New method enables high-resolution measurements of magnetism
In a new article, published in Nature Materials, researchers from Beijing, Uppsala and Jülich have made significant progress allowing very high resolution magnetic measurements. With their method it is possible to measure magnetism of individual atomic planes.
Magnetic nanostructures are used in a wide range of applications. Most notably, to store bits of data in hard drives. These structures are becoming so small that the usual magnetic measurement methods fail to provide data with sufficient resolution.
Due to the ever-growing demand for more powerful electronic devices, the next generation spintronic components must have functional units that are only a few nanometers large. It is easier to build a new spintronic device, if we can see it in sufficient detail. This is becoming increasingly difficult with the rapid advance of nano-technologies. One instrument capable of such detailed imaging is the transmission electron microscope.
An electron microscope is a unique experimental tool offering scientists and engineers a wealth of information about all kinds of materials. As opposed to optical microscopes, it uses electrons to study the materials. This enables enormous magnifications. For example, in crystals one can routinely observe individual columns of atoms. Electron microscopes provide information about structure, composition and chemistry of materials. Recently, researchers also found ways to use electron microscopes to measure magnetic properties. However, atomic resolution has not yet been reached in this application.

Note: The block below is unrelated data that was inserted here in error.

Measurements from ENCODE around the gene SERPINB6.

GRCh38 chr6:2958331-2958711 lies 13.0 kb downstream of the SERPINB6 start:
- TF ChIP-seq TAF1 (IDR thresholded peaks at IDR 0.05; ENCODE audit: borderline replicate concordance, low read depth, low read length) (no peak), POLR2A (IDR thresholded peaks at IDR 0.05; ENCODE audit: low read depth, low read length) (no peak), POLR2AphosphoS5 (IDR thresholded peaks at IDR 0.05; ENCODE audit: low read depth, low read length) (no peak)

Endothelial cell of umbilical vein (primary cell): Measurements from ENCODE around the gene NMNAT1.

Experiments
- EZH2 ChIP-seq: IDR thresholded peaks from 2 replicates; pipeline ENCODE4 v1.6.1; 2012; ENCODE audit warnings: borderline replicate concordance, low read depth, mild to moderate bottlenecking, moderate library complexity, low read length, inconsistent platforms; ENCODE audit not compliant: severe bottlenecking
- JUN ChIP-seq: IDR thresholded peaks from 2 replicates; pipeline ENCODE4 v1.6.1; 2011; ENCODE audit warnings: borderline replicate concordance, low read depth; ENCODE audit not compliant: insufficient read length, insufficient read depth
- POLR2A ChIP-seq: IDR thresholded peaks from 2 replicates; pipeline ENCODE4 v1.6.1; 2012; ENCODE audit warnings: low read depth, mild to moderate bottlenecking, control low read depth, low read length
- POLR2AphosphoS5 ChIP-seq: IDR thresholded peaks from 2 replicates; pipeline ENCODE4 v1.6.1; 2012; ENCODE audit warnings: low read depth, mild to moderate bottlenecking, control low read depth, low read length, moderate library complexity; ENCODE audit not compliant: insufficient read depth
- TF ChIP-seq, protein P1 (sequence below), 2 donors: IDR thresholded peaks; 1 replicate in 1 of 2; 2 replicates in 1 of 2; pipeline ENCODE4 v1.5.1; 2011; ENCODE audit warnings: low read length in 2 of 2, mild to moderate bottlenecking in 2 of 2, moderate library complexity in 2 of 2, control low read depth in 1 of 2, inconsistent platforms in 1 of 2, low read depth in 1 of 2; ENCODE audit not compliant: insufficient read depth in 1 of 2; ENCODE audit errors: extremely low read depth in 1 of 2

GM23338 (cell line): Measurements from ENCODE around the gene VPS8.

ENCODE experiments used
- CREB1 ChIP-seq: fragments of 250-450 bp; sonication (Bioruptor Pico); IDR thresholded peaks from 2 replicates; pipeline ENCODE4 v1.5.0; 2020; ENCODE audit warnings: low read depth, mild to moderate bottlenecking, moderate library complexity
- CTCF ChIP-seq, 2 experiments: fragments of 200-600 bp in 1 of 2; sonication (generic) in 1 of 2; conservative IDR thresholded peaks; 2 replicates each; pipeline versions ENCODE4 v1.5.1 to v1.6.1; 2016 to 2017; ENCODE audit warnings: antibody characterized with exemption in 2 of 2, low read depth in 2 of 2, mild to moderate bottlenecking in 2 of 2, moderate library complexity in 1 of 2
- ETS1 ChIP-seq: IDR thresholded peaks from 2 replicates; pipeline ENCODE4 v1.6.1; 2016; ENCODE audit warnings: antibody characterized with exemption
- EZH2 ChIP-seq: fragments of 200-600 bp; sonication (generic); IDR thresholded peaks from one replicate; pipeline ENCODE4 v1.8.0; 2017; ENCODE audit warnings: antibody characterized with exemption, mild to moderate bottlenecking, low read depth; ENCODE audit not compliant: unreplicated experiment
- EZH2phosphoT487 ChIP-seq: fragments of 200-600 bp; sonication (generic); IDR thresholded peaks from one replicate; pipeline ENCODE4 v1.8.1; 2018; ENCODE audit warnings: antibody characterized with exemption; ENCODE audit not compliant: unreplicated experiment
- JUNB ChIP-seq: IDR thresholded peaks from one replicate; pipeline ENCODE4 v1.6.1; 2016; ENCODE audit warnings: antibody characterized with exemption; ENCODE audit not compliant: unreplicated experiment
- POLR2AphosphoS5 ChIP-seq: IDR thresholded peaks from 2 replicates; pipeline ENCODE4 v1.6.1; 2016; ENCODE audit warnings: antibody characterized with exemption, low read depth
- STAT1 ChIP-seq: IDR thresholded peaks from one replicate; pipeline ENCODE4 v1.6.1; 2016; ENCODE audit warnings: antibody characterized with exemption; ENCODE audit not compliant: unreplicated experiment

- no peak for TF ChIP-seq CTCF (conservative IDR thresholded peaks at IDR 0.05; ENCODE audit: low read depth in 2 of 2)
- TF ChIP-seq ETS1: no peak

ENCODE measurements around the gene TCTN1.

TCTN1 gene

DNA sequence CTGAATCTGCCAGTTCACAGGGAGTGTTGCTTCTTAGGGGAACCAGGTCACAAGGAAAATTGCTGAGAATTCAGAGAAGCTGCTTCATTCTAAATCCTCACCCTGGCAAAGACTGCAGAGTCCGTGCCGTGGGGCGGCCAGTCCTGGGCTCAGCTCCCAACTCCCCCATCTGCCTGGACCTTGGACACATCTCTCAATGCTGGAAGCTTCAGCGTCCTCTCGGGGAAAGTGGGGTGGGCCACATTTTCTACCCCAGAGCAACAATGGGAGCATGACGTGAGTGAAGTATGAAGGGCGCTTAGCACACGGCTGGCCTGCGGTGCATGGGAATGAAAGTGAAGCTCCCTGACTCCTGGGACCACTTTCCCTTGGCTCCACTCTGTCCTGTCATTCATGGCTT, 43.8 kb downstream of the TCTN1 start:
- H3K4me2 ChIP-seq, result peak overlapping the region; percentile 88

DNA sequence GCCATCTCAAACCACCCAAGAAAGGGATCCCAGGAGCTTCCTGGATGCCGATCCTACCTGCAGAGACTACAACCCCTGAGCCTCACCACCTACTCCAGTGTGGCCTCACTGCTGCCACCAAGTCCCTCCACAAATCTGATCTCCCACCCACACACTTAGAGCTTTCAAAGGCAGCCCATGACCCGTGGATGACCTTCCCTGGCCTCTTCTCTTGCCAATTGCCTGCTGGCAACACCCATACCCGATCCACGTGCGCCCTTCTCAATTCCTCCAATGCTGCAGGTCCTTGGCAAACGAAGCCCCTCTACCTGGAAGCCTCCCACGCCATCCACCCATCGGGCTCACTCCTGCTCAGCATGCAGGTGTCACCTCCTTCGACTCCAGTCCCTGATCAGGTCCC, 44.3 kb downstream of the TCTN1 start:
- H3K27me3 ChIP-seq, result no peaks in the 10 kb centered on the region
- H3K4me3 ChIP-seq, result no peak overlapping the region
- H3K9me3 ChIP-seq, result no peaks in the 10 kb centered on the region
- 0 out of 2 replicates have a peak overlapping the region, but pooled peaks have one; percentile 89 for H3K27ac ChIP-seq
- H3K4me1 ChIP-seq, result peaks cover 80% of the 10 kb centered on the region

Ján Rusz and Dmitry Tyutyunnikov at Uppsala University, together with colleagues from Tsinghua University, China, and Forschungszentrum Jülich in Germany have developed and experimentally proven a new method that allows magnetic measurements of individual atomic planes. The method uses a unique transmission electron microscope PICO that can correct both geometrical and chromatic aberrations, allowing a detailed look at individual atomic planes over a wide spectral range.
"The idea came from Dr. Xiaoyan Zhong, with whom we have a growing fruitful collaboration. We have contributed simulations, which have confirmed the validity of the experimental design and demonstrated that the experiment really offers a very detailed look at magnetism of materials," says Ján Rusz.